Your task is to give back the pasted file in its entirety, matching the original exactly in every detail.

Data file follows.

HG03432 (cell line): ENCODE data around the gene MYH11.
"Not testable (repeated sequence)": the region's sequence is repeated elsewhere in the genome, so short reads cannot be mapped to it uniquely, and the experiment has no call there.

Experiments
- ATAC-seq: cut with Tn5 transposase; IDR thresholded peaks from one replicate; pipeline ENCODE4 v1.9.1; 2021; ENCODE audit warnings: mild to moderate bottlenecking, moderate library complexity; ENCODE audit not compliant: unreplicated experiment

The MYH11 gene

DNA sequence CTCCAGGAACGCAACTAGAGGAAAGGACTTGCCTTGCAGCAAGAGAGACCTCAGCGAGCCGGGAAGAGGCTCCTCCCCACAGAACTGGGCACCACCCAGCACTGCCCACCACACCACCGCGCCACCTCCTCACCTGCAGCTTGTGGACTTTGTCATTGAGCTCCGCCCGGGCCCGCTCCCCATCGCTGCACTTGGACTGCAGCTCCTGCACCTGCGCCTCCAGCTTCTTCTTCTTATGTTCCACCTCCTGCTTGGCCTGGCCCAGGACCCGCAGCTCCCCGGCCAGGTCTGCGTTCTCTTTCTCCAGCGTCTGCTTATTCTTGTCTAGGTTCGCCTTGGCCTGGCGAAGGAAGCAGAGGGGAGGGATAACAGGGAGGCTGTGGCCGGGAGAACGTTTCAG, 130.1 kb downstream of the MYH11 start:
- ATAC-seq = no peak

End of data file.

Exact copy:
HG03432 (cell line): ENCODE data around the gene MYH11.
"Not testable (repeated sequence)": the region's sequence is repeated elsewhere in the genome, so short reads cannot be mapped to it uniquely, and the experiment has no call there.

Experiments
- ATAC-seq: cut with Tn5 transposase; IDR thresholded peaks from one replicate; pipeline ENCODE4 v1.9.1; 2021; ENCODE audit warnings: mild to moderate bottlenecking, moderate library complexity; ENCODE audit not compliant: unreplicated experiment

The MYH11 gene

DNA sequence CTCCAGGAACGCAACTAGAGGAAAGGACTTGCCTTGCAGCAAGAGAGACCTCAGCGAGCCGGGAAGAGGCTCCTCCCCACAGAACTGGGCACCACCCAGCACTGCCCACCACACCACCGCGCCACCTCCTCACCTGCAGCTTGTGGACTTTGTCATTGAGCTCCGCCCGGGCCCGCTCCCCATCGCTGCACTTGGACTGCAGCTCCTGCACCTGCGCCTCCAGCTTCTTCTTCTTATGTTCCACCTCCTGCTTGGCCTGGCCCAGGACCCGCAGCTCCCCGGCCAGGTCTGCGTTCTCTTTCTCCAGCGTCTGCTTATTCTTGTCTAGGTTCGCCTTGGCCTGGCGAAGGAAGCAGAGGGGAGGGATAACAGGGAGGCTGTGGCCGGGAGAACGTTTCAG, 130.1 kb downstream of the MYH11 start:
- ATAC-seq = no peak